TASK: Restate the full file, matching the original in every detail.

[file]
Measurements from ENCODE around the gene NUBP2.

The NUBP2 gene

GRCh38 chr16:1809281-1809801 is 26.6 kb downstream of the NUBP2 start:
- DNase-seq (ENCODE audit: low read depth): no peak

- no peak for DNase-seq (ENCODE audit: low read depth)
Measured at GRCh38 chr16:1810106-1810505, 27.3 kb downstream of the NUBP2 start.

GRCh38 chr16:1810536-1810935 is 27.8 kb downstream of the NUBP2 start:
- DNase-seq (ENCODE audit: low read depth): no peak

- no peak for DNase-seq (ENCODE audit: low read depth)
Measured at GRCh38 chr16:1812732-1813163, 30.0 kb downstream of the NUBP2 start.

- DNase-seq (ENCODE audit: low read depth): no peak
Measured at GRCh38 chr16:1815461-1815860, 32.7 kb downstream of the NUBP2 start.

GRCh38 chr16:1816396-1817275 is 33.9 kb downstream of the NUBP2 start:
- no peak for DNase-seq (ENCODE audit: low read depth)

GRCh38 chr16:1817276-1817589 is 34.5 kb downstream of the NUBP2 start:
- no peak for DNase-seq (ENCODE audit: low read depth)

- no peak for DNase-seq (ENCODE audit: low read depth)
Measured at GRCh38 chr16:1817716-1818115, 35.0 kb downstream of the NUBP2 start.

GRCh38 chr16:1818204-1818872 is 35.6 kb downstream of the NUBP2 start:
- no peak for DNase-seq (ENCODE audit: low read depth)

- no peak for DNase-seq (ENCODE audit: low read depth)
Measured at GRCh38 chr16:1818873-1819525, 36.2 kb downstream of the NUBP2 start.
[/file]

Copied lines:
Measurements from ENCODE around the gene NUBP2.

The NUBP2 gene

GRCh38 chr16:1809281-1809801 is 26.6 kb downstream of the NUBP2 start:
- DNase-seq (ENCODE audit: low read depth): no peak

- no peak for DNase-seq (ENCODE audit: low read depth)
Measured at GRCh38 chr16:1810106-1810505, 27.3 kb downstream of the NUBP2 start.

GRCh38 chr16:1810536-1810935 is 27.8 kb downstream of the NUBP2 start:
- DNase-seq (ENCODE audit: low read depth): no peak

- no peak for DNase-seq (ENCODE audit: low read depth)
Measured at GRCh38 chr16:1812732-1813163, 30.0 kb downstream of the NUBP2 start.

- DNase-seq (ENCODE audit: low read depth): no peak
Measured at GRCh38 chr16:1815461-1815860, 32.7 kb downstream of the NUBP2 start.

GRCh38 chr16:1816396-1817275 is 33.9 kb downstream of the NUBP2 start:
- no peak for DNase-seq (ENCODE audit: low read depth)

GRCh38 chr16:1817276-1817589 is 34.5 kb downstream of the NUBP2 start:
- no peak for DNase-seq (ENCODE audit: low read depth)

- no peak for DNase-seq (ENCODE audit: low read depth)
Measured at GRCh38 chr16:1817716-1818115, 35.0 kb downstream of the NUBP2 start.

GRCh38 chr16:1818204-1818872 is 35.6 kb downstream of the NUBP2 start:
- no peak for DNase-seq (ENCODE audit: low read depth)

- no peak for DNase-seq (ENCODE audit: low read depth)
Measured at GRCh38 chr16:1818873-1819525, 36.2 kb downstream of the NUBP2 start.